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Oroonoko, a novel published in 1688, is notable as an early protest against the slave trade and as a description of primitive people 'in the first state of innocence'. Aphra Behn's memories of her own visit to Surinam in 1663 provide a vivid background to the story in which Prince Oroonoko and the woman he loves are cast into slavery by his jealous grandfather. There follows a dramatic tale of revolt, betrayal and revenge in which the lovers pay the ultimate price for their beliefs.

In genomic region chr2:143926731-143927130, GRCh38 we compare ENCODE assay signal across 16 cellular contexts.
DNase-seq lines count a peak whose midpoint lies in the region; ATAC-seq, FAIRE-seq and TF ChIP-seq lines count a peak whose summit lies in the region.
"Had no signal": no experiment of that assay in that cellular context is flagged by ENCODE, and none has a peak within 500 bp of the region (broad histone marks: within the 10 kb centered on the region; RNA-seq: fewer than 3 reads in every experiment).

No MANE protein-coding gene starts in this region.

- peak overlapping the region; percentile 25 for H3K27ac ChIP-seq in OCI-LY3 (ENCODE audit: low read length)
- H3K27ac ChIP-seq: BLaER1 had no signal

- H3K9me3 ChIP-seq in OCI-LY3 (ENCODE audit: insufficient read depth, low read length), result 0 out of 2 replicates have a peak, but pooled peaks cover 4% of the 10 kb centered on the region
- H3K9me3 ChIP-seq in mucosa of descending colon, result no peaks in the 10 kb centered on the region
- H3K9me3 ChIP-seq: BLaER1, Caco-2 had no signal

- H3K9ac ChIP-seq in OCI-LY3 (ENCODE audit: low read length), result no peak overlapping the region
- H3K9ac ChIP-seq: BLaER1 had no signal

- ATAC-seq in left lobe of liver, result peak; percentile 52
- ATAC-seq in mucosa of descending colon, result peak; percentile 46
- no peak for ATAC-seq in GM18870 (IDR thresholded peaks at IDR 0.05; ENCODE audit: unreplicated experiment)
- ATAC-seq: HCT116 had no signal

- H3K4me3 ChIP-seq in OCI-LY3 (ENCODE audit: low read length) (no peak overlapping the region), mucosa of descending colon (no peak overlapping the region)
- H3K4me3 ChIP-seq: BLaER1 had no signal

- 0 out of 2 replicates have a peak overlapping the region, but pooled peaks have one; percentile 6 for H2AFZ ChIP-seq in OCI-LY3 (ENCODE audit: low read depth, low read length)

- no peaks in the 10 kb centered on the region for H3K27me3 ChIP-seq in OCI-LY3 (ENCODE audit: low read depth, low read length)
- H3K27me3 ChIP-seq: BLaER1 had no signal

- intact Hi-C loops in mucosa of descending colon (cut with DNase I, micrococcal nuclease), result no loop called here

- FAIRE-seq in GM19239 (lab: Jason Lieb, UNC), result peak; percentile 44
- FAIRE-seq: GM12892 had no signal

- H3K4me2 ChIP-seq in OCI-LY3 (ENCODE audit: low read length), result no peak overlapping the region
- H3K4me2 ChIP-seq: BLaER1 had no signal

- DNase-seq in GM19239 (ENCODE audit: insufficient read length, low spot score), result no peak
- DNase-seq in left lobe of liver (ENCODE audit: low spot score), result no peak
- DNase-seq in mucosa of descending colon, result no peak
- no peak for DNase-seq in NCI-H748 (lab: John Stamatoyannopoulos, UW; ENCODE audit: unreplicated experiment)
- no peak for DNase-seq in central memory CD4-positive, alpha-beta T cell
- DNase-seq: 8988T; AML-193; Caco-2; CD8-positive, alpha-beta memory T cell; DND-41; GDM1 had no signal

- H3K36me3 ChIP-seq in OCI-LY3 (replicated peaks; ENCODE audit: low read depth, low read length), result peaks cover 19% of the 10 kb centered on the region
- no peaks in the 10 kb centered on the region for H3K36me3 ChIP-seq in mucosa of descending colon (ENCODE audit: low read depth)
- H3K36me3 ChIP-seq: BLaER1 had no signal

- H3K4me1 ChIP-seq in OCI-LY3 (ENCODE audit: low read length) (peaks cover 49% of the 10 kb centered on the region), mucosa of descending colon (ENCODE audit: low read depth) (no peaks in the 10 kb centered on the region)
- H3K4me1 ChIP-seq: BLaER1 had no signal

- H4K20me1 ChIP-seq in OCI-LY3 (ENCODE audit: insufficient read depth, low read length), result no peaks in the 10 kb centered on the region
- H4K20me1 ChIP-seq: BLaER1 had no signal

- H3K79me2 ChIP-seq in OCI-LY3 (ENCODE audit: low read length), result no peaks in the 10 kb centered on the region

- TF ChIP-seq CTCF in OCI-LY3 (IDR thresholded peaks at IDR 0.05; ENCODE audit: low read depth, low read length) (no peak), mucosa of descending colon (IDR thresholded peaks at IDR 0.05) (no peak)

Little is known of Aphra Behn's early life. She was probably born around 1640 in Kent and in the early 1660s claims to have visited the British colony of Surinam. She turned to literature for a living, producing numerous short stories, 19 stage plays and political propaganda for the Tories.Janet Todd is Francis Hutcheson Professor of English Literature, University of Glasgow and Aphra Behn's biographer.